Kalkan Kitten Steals Heart of Journalist Allison

Didi is a very lucky girl indeed. Born a street cat in Kalkan, she will soon be winging her way to a new life in the UK with Allison Pearson and her family.
Allison, a journalist, fell head over heals in love with this gorgeous little lady during her Kalkan holidays and has decided that she cannot live without Didi, and we are fairly certain Didi feels the same about her!
Allison has written about their story in her Telegraph piece this week, and so your ‘definitely not a journalist’ web lady doesn’t have to try and write the story, has given us permission to reproduce it here.The original article can be found on the Telegraphs website > https://www.telegraph.co.uk/columnists/2023/08/16/im-importing-a-turkish-kitten/


Allison will write more when Didi arrives home with her, but for now, enjoy the story up to now below.


“I fell in love with a Turkish kitten on holiday – so I’m importing her to the UK

Taking a cat home from Turkey seemed both ridiculous and impossible… but Didi’s vulnerability and funny ways had pierced my heart ALLISON PEARSON 16 August 2023 After last year’s holiday in Turkey, when a friend and I spent most of our time feeding and protecting a litter of tiny kittens we found living in a hole in a wall, I was determined not to go down that route again. An emotional rollercoaster, it culminated in one kitten, who had a mermaid’s tail where her back legs should be, being issued with a set of wheels, a kind of dinky, rear-end carriage to get around on. Paid for by us. Who else? All part of the glorious madness of animal-loving Brits abroad.Saving the sea bass off your restaurant dinner plate to mash up small and put outside the cat cave is clearly bonkers when there are so many hungry mouths in the world, I know. Then, the kitten died anyway, as so many strays with weak immune systems do. So Jo and I were sad, but still incredibly grateful to Eva, an indomitable German and one of the many foreign residents who volunteer for Kapsa (Kalkan Association for the Protection of Street Animals).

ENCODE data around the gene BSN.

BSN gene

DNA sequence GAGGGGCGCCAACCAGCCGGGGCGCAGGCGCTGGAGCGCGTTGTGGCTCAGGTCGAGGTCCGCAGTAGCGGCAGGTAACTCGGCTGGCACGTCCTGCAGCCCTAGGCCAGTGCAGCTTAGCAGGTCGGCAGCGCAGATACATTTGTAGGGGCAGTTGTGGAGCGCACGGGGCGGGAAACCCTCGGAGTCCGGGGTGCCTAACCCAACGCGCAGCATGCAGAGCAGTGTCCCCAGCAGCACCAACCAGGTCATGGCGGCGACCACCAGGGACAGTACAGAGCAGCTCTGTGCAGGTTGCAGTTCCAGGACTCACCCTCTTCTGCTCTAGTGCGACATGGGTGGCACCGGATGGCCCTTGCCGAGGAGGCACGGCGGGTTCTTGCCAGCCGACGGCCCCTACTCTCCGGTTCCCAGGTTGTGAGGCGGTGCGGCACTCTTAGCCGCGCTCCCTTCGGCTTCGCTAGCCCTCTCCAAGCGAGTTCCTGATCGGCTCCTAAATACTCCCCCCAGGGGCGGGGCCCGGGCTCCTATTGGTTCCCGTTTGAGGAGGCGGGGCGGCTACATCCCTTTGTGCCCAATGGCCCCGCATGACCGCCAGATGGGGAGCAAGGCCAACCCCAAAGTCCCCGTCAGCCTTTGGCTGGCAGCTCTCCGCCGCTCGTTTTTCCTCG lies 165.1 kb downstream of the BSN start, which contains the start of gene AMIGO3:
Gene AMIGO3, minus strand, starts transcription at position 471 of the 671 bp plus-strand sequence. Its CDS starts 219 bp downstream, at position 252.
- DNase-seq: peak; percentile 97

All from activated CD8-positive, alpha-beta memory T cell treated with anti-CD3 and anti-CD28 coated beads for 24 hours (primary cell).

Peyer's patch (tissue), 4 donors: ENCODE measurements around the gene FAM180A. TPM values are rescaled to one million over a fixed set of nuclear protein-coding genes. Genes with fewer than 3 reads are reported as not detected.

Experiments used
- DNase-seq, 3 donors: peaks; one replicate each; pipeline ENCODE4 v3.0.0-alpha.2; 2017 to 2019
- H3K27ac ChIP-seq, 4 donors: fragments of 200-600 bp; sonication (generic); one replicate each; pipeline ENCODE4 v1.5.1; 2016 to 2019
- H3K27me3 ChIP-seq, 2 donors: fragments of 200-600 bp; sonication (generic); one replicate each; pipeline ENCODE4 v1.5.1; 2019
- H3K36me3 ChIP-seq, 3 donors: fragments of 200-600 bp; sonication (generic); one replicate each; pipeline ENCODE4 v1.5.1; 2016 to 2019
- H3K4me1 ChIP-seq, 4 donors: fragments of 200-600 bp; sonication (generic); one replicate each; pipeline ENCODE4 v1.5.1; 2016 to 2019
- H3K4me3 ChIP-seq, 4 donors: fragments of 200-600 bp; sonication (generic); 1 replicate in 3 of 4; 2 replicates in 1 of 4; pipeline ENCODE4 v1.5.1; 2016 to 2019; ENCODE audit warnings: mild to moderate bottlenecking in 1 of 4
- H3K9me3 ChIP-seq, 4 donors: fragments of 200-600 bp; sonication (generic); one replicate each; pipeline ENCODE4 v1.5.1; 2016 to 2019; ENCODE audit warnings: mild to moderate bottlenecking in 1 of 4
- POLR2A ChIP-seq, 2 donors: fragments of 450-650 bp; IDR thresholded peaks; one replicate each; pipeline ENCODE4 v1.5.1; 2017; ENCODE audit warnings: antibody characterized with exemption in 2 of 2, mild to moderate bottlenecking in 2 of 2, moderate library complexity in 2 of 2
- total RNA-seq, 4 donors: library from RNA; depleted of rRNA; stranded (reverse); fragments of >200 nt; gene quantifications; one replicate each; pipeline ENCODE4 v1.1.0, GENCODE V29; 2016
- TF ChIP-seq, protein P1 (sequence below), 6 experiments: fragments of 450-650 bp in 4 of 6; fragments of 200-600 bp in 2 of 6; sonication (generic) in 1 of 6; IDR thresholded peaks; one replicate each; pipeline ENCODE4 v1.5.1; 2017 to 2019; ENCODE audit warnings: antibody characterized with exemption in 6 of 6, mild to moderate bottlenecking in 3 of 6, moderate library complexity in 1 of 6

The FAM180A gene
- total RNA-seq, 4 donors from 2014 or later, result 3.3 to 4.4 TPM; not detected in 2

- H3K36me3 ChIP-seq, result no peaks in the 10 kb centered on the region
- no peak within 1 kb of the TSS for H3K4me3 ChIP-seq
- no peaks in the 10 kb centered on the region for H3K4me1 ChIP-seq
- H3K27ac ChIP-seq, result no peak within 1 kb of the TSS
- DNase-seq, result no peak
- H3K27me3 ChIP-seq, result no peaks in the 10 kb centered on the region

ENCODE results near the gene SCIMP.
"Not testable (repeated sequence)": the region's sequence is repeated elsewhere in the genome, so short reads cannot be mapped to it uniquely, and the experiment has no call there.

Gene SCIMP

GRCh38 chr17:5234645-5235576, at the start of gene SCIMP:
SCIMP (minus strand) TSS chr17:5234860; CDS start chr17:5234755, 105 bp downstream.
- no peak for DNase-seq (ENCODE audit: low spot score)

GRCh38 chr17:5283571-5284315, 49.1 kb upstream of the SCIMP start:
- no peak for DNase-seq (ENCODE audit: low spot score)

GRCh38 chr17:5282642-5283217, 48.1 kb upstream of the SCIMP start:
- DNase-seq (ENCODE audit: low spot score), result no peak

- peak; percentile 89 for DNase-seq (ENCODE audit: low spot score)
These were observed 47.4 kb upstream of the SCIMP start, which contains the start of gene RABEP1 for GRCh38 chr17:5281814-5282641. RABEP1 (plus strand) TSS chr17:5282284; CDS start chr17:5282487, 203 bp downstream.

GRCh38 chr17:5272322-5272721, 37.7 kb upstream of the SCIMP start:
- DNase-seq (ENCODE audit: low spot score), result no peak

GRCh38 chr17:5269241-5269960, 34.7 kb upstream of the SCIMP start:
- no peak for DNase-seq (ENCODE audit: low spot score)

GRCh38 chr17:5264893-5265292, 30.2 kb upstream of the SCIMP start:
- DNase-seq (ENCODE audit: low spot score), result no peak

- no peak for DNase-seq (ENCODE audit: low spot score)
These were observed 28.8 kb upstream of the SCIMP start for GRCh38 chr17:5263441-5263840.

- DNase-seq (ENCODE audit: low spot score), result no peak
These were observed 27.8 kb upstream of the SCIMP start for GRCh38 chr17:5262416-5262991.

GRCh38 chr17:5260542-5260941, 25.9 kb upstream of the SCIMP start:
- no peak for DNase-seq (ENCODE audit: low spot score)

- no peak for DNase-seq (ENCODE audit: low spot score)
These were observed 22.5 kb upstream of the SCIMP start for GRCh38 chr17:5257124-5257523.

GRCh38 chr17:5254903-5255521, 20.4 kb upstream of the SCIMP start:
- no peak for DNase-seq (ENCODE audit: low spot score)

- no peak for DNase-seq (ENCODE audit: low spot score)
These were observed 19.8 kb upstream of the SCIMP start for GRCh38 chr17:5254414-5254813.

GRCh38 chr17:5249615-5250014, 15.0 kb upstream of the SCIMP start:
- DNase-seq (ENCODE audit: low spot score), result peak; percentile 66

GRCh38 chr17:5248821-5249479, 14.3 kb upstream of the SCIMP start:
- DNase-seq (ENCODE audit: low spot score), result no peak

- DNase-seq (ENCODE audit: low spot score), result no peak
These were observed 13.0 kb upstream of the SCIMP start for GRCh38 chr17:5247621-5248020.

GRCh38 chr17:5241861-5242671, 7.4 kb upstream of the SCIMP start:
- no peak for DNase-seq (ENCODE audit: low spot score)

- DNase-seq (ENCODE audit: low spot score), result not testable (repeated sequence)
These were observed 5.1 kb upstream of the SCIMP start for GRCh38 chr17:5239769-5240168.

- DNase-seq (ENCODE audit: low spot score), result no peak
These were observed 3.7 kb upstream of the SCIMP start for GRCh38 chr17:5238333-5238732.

Eva’s own house is full of broken animals who could not survive any other way, thriving under her brisk, devoted care.

Full disclosure. That is not the whole story. Don’t tell Himself, but I paid Ali, a local guy and our villa manager, to feed the three remaining kittens every day to keep them alive through the winter when there are no more tourist scraps to be had. Ali clearly thought the English lady was insane (not far wrong, it goes with the breed), but he went along with it anyway, WhatsApping me videos of the thriving litter. Thanks to Kapsa, the females were soon neutered to prevent them suffering the same fate as their mother, impregnated while barely a teenager by one of several aggressive and frightening tom cats in the area.

That was me done. I recognised my weakness and folly when it came to street animals. For 13 years, I had travelled to the same fishing village on the Turquoise Coast and always ended up in an animal escapade. This summer would be dedicated to taking care of family and friends, not felines.

Unfortunately, my reputation had got around. When I was spotted leaving the villa one morning a fortnight ago, a whole troop of street cats came cantering towards me miaowing enthusiastically, “Guys, look! That crazy foreign woman is back, the one who brings sea bass!”

I managed to close the gate, but one determined creature somehow squeaked through and dashed into the villa where she sought refuge on my son’s bed. She had clearly been beaten up by bigger cats; one front paw was a bloody mess, there was a wound in her side and her nose was stippled with scratches. Little cat’s legs were far too long for her so she looked like she was walking on stilts. Deprived of food, her head and torso hadn’t grown to match the limbs. We thought she could be aged anywhere between six months and a year; a mite, just fur and bones, but her heart beat strongly.

Over the next few days, little cat bewitched everyone. Astonishingly for a street animal, she trusted and loved humans, and we loved her back. Impossible not to. How could anything that small have such a big personality? She was soon bossing the group around and planning ambushes by the fridge, the place where she soon figured out the leftover chicken lived. For preference, she slept curled up tight like a fossil next to one of our heads, her purr an outboard motor of bliss. Occasionally, she would venture beyond the garden, but was clearly very nervous, afraid of being attacked again. Rightly so. A large black tom lurked menacingly in the bushes and fought with her in the middle of the night: she was so terrified she scaled the mosquito screen that barred her entrance to the villa.